ALBUM: ...and Then You Shoot Your Cousin
ARTIST: The Roots
From the opening of The Roots' eleventh album, an unflipped minute-and-a-half grab from a 1959 Nina Simone record, I'm reminded of Simone's famous assertion that she rejected the term "jazz" and instead called her work "black classical music". A similar statement could be made for The Roots—ostensibly a hip-hop band, but encompassing more terrain than that handle provides. Their early run of excellent neo-soul live rap albums live on in the record collections of hip-hop heads everywhere, but their latest projects have followed their experimental streak further than ever before. With 2011's excellent undun, a concept record telling the tragic tale of a street hustler backwards from his death, The Roots got especially ambitious thanks, ironically, to getting a day job. The financial stability and accelerated songwriting process that came with being Jimmy Fallon's house band gave the group room to grow in directions they hadn't been able prior, and the resulting album stands as one of the best they've ever put together. Their recent follow-up, ...and Then You Shoot Your Cousin, continues even further down the same path, pushing their music to unprecedented places that are not confined to hip-hop strictly.
Cousin is once again an existential concept album, though there's much less direct narrative or particular theme as on undun. It's a murky telling of the lives of characters similar to the latter album's protagonist Redford Stevens in less clearly defined vignettes. If this looser format can sometimes lead to less complex lyrics, primarily it benefits from not limiting itself to a singular idea. This is an album that sets a scene rather than focuses on one particular aspect; it concerns not simply the players in the madness of the inner city, but the madness itself. The raps are not solely driving the story, and the mutating sounds surrounding the character's voices paint just as much of a picture. It captures the chaotic experience of modern society by building tension musically, rising and falling between smooth harmonies and stark dissonance. Where undun flirted with off-kilter songwriting techniques in the final four songs, Cousin will throw bursts of free-jazz atonality or noise music distortions in the middle of songs at any given moment. The songwriting is probably their most layered and complicated, managing to stay within their neo-soul wheelhouse even with so many experimental elements.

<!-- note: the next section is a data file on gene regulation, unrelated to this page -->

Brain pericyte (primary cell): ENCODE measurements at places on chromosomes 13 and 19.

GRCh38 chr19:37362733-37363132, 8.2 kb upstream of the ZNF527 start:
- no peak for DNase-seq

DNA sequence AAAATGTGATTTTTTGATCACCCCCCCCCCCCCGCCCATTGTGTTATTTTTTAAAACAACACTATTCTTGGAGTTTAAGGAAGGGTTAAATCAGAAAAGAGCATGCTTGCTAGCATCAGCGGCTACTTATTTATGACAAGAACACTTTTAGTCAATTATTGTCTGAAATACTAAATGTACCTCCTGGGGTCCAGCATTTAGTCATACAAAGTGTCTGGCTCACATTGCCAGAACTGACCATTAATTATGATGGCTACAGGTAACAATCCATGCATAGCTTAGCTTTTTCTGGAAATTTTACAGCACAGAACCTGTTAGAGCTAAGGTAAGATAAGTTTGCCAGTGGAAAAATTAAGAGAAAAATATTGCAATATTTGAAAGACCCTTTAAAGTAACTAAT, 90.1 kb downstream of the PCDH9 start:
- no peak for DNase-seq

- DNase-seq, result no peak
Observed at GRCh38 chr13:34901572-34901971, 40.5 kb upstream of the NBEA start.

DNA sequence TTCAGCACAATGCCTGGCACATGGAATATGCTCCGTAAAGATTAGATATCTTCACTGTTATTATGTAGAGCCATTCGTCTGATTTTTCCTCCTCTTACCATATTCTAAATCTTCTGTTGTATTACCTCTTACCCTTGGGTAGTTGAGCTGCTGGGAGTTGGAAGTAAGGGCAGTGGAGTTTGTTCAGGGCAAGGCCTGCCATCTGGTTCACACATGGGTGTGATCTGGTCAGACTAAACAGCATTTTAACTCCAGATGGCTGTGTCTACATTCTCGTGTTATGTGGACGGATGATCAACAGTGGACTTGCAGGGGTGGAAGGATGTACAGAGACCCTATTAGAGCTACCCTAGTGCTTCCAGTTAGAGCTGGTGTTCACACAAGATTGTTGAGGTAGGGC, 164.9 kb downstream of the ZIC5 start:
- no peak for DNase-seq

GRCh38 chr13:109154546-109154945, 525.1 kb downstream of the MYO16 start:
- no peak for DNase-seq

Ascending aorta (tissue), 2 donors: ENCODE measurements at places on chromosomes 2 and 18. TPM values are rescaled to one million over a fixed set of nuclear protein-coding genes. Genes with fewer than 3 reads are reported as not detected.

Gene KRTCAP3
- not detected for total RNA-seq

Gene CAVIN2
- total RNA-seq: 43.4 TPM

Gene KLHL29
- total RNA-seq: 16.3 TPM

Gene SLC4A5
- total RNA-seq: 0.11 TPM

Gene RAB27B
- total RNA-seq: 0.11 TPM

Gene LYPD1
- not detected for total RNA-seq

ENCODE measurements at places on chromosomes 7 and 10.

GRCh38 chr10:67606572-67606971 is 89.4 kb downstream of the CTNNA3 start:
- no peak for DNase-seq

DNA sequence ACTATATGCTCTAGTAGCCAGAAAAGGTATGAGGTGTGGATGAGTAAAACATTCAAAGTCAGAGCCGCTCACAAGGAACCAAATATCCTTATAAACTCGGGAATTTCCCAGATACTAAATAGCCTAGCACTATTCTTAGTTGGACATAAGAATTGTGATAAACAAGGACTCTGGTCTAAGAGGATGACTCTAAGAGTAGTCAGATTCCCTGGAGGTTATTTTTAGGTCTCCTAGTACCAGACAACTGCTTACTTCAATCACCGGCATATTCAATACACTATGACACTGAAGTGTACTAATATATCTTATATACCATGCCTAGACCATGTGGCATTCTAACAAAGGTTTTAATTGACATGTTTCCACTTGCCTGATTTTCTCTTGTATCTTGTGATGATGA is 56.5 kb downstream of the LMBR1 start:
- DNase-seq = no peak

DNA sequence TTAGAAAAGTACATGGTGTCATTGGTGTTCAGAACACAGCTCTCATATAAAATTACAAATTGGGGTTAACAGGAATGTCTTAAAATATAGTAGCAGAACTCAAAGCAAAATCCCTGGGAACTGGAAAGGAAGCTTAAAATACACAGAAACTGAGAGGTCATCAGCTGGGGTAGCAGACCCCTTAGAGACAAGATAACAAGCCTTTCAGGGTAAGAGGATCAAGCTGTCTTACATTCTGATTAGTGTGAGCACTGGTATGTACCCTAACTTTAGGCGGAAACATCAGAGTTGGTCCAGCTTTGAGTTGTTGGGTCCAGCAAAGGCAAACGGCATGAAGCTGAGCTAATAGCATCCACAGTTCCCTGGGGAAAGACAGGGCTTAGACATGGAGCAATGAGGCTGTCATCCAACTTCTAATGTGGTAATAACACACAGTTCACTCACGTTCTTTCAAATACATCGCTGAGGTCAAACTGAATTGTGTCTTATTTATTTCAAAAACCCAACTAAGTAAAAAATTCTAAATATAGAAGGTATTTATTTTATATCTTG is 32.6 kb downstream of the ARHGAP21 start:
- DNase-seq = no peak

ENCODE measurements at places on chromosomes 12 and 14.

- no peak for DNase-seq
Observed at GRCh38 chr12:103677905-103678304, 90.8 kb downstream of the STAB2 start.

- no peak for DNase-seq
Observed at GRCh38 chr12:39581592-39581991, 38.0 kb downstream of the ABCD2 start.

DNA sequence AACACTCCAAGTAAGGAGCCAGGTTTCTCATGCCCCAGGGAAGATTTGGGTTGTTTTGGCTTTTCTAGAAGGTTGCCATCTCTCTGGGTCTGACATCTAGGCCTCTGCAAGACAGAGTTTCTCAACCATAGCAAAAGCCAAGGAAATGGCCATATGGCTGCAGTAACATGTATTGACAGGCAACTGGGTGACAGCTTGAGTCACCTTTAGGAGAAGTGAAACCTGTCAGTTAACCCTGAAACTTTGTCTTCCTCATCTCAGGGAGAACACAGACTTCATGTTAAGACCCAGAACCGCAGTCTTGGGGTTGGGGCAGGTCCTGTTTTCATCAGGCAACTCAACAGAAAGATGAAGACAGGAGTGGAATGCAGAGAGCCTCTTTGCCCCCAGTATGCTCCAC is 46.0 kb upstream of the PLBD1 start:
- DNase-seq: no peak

This does mean the rapping can take a backseat at times. Black Thought is used relatively sparingly, often dropping in for brief periods between guest musicians. It's a much different record than anything The Roots did in the 90's, and it might not be for you if you're infatuated with that period in their career. It's heavy in scope and in content, toying with the avant-garde in order to accentuate what's always been great about the group. It's a short album, clocking in at just over a half hour, but there's so much to take in that multiple listens will be prompted and rewarded. Possibly the group's most inventive songwriting to date, it's best taken as a whole to feel embedded in the album's distinctive atmosphere.
"I was a shot away, but I never got away"